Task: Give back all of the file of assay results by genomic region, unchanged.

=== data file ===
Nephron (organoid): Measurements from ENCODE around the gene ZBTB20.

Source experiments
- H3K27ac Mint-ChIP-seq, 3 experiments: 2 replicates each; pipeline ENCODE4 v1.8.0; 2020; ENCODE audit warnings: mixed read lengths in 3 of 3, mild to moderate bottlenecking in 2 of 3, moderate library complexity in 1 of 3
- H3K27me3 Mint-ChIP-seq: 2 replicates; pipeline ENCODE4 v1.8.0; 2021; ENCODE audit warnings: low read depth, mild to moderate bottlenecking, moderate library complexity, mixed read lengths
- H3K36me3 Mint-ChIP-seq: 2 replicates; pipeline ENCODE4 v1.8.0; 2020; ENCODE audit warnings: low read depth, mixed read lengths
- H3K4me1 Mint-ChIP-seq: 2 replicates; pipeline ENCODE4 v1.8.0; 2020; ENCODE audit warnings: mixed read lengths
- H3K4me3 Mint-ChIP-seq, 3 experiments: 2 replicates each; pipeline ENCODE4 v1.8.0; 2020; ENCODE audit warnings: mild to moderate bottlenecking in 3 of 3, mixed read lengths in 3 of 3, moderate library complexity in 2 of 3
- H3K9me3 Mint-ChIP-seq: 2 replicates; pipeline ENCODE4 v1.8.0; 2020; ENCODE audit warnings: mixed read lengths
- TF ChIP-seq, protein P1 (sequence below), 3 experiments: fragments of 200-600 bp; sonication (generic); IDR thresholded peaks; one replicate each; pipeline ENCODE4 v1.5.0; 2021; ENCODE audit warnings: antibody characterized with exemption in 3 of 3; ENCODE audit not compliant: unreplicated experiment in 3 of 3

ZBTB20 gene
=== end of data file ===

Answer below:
Nephron (organoid): Measurements from ENCODE around the gene ZBTB20.

Source experiments
- H3K27ac Mint-ChIP-seq, 3 experiments: 2 replicates each; pipeline ENCODE4 v1.8.0; 2020; ENCODE audit warnings: mixed read lengths in 3 of 3, mild to moderate bottlenecking in 2 of 3, moderate library complexity in 1 of 3
- H3K27me3 Mint-ChIP-seq: 2 replicates; pipeline ENCODE4 v1.8.0; 2021; ENCODE audit warnings: low read depth, mild to moderate bottlenecking, moderate library complexity, mixed read lengths
- H3K36me3 Mint-ChIP-seq: 2 replicates; pipeline ENCODE4 v1.8.0; 2020; ENCODE audit warnings: low read depth, mixed read lengths
- H3K4me1 Mint-ChIP-seq: 2 replicates; pipeline ENCODE4 v1.8.0; 2020; ENCODE audit warnings: mixed read lengths
- H3K4me3 Mint-ChIP-seq, 3 experiments: 2 replicates each; pipeline ENCODE4 v1.8.0; 2020; ENCODE audit warnings: mild to moderate bottlenecking in 3 of 3, mixed read lengths in 3 of 3, moderate library complexity in 2 of 3
- H3K9me3 Mint-ChIP-seq: 2 replicates; pipeline ENCODE4 v1.8.0; 2020; ENCODE audit warnings: mixed read lengths
- TF ChIP-seq, protein P1 (sequence below), 3 experiments: fragments of 200-600 bp; sonication (generic); IDR thresholded peaks; one replicate each; pipeline ENCODE4 v1.5.0; 2021; ENCODE audit warnings: antibody characterized with exemption in 3 of 3; ENCODE audit not compliant: unreplicated experiment in 3 of 3

ZBTB20 gene